Have you read Susan Cain’s book Quiet? I’ll admit that it’s one of the books on my far-too-long list of books waiting to be read, but I’m intrigued by the idea and thankful it exists. I’m a serious introvert, and it seems to be an aspect of my personality that only grows as I age. Or maybe I’m just leaning into it more – either way, it’s something I’m much more aware of now than I was five years ago.
Some people are surprised to hear that as a small business owner, a life coach, and a public speaker, I still consider myself introverted. How can that be, when I spend so much of my day talking to people and large groups? Being introverted doesn’t mean that I’m shy or awkward, it means that I prefer and crave alone time to process and recharge. I spend a lot of time in my head – thinking, creating, articulating, and dreaming. Being in my head is a natural state of being for me, while sharing those thoughts with the world is a process that requires conscious effort.
I have zero shame in my introversion game, and I ‘m a big proponent of working with your natural tendencies rather than against them. I’m even working on some self-care tips for introverts (coming soon!). However, sometimes it can be helpful to hack our own tendencies, in order to reap specific benefits.
One of the biggest challenges in being a small business owner and an introvert is mastering the art of networking. And believe me, it’s definitely an art! It’s also not a playing field only for extroverts: your presence as an introvert at these functions actually elevates the conversation. As Cain mentions in her book, small talk often feels like a death sentence to introverts, which is one reason we can feel incompatible with the concept of networking as a whole. So by mastering how you want to show up and share your ideas, you’re contributing to making the entire experience more meaningful and connection focused for everyone. Pretty sweet, right?
These are the 5 tips I use to ensure a powerful experience when I’m prepping for a networking event.
Commit to attending a specific number of events every month. You pick a number that makes sense for you and your calendar. Even committing to just one event a month is valuable! If you attend one networking event and feel uncomfortable, like you didn’t see the value, or both, it’s tempting to never attend another. Please don’t do this! As with any new skill, practice is crucial. You have to give yourself permission to be a beginner, and allow your networking muscles to strengthen over time.
Remind yourself of why this matters to you, your business, and your personal goals. Unless you’re grounded in your motivation, it will be really tempting to push this networking thing to the bottom of your to do list. You’ll find every excuse to justify a delay, especially if you’re feeling less than excited to attend. The truth is that networking (or lack thereof) can have massive ramifications on your business and personal goals. Networking is the equivalent of pre-internet social media: it’s how people in your community will learn who you are and why you matter. And you do! It’s an organic and free way to generate traffic to your business, and referrals can truly become the backbone of your business. Plus, if you’re looking to meet some specific personal goals, you’ll have a much greater opportunity to meet a professional who can help make those goals possible if you leave your house. 😉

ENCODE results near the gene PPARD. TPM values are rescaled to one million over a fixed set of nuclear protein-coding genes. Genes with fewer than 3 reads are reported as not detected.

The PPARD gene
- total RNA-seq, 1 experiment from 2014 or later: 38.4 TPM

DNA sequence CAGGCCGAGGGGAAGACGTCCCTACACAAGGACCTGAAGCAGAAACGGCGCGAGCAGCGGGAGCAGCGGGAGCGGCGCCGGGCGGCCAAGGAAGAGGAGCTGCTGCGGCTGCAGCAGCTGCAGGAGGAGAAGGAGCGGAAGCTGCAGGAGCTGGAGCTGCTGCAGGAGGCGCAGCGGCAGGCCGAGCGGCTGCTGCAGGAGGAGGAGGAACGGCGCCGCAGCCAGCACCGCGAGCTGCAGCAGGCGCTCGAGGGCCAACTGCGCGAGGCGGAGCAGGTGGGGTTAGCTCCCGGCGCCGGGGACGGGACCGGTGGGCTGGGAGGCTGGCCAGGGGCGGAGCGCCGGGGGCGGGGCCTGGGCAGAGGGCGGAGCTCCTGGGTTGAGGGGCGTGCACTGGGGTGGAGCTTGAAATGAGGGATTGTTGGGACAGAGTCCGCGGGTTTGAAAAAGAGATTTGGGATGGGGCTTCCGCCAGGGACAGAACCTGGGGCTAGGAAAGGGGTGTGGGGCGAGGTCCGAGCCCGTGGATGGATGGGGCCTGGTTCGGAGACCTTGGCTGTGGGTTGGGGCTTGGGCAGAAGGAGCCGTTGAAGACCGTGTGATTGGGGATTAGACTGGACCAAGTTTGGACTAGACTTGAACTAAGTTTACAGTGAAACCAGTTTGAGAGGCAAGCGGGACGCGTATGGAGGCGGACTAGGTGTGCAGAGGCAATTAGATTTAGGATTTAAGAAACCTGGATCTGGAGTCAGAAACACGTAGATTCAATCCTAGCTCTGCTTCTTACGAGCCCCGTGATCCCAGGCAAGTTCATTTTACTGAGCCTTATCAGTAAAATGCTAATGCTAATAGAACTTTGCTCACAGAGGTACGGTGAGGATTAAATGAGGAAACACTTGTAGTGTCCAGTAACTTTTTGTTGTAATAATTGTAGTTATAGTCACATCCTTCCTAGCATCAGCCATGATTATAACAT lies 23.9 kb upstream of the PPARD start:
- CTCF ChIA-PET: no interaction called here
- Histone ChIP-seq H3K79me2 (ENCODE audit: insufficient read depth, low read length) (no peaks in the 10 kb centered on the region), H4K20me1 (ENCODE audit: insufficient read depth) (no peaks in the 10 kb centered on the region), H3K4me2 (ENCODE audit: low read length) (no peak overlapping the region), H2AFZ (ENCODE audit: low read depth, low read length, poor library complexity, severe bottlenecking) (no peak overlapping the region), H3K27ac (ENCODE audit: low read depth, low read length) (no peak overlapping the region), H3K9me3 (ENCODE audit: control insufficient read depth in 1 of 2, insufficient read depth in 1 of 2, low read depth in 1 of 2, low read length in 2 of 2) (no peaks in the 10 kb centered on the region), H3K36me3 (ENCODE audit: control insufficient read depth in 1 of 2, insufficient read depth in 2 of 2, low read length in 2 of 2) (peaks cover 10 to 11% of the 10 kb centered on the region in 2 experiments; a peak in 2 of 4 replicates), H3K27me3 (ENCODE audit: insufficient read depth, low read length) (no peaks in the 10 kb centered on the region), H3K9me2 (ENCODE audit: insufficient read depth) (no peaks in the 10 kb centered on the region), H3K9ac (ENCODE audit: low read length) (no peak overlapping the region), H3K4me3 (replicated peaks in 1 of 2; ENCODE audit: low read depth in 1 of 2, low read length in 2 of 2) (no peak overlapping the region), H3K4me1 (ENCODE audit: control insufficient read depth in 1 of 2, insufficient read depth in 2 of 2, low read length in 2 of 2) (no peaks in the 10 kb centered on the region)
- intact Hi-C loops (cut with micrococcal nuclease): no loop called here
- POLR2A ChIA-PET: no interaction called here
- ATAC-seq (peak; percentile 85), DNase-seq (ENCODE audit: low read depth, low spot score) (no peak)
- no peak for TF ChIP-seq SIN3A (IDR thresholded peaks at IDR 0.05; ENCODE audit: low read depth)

Find a networking buddy and don’t let each other flake. If you’re feeling unsure, unmotivated or out of practice when it comes to promoting yourself and your work at these events, practice on your friend. Set a goal to be their biggest advocate at the event you’re attending together, and have them do the same. Not only will talking up someone else make you seem genuine and friendly, but it takes the pressure off of your buddy to pitch themselves.
Decide on a game plan with your networking buddy before you walk through the doors. In order to build up your networking buddy as an expert and as desirable, you have to know what they’re looking for. Ask them a few basic questions so you know where to direct the conversation about them. Ask: Is there anyone in particular you want to meet tonight? Is there a specific action or goal you’re looking to accomplish? Do you have a focus in your business currently? How many people do you want to connect with? Keep their answers in mind as you meet individuals throughout the night. Giving your buddy one powerful introduction to someone they’re looking to meet will be much more valuable than talking them up to anyone and everyone without a clear purpose.
Give to receive. It’s easy to feel pressured to push yourself HARD when you attend these events. After all, you want to maximize your networking time so that you have to do it less often, right? I encourage you to think about this differently. Rather than focusing on your personal goals and connections during the event, I suggest you seek to make as many introductions and connections between others as possible and appropriate. You’re building goodwill by helping the people around you succeed, and you’re winning your own supporters in the process. If you’ve given someone else the gift of business and support, they’re much more likely to return in kind down the line. Focus on giving, and know that the receiving will come.
Which of these tips was most helpful, fellow introverts? I’d love to hear in the comments whether you utilized these tips at your next networking event. You’ve got this!